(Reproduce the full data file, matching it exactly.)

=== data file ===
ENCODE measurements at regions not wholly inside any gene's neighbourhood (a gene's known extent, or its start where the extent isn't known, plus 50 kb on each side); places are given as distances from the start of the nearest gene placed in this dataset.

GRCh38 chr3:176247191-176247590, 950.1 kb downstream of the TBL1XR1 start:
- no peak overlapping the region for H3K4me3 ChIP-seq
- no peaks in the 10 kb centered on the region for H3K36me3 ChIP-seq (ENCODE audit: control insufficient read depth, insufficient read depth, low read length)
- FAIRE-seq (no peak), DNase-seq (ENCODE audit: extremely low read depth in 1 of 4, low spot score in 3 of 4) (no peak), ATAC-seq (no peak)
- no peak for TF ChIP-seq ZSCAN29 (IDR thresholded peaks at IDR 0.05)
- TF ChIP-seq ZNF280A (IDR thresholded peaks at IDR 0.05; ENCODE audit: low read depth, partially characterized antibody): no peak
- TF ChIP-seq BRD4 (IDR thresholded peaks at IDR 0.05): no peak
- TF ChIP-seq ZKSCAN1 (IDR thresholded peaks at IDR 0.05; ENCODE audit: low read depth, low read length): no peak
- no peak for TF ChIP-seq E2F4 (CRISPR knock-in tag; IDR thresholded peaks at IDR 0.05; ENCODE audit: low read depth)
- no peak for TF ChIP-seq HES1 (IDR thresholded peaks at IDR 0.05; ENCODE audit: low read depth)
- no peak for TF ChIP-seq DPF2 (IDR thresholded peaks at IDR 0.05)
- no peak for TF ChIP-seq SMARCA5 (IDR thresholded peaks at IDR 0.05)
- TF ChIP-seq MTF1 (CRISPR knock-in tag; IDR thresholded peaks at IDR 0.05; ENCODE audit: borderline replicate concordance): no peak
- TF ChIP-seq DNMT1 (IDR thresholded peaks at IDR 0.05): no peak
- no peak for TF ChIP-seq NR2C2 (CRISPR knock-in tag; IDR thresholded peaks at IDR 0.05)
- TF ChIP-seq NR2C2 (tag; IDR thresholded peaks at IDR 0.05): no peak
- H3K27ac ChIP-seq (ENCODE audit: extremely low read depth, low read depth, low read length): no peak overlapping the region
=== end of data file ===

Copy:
ENCODE measurements at regions not wholly inside any gene's neighbourhood (a gene's known extent, or its start where the extent isn't known, plus 50 kb on each side); places are given as distances from the start of the nearest gene placed in this dataset.

GRCh38 chr3:176247191-176247590, 950.1 kb downstream of the TBL1XR1 start:
- no peak overlapping the region for H3K4me3 ChIP-seq
- no peaks in the 10 kb centered on the region for H3K36me3 ChIP-seq (ENCODE audit: control insufficient read depth, insufficient read depth, low read length)
- FAIRE-seq (no peak), DNase-seq (ENCODE audit: extremely low read depth in 1 of 4, low spot score in 3 of 4) (no peak), ATAC-seq (no peak)
- no peak for TF ChIP-seq ZSCAN29 (IDR thresholded peaks at IDR 0.05)
- TF ChIP-seq ZNF280A (IDR thresholded peaks at IDR 0.05; ENCODE audit: low read depth, partially characterized antibody): no peak
- TF ChIP-seq BRD4 (IDR thresholded peaks at IDR 0.05): no peak
- TF ChIP-seq ZKSCAN1 (IDR thresholded peaks at IDR 0.05; ENCODE audit: low read depth, low read length): no peak
- no peak for TF ChIP-seq E2F4 (CRISPR knock-in tag; IDR thresholded peaks at IDR 0.05; ENCODE audit: low read depth)
- no peak for TF ChIP-seq HES1 (IDR thresholded peaks at IDR 0.05; ENCODE audit: low read depth)
- no peak for TF ChIP-seq DPF2 (IDR thresholded peaks at IDR 0.05)
- no peak for TF ChIP-seq SMARCA5 (IDR thresholded peaks at IDR 0.05)
- TF ChIP-seq MTF1 (CRISPR knock-in tag; IDR thresholded peaks at IDR 0.05; ENCODE audit: borderline replicate concordance): no peak
- TF ChIP-seq DNMT1 (IDR thresholded peaks at IDR 0.05): no peak
- no peak for TF ChIP-seq NR2C2 (CRISPR knock-in tag; IDR thresholded peaks at IDR 0.05)
- TF ChIP-seq NR2C2 (tag; IDR thresholded peaks at IDR 0.05): no peak
- H3K27ac ChIP-seq (ENCODE audit: extremely low read depth, low read depth, low read length): no peak overlapping the region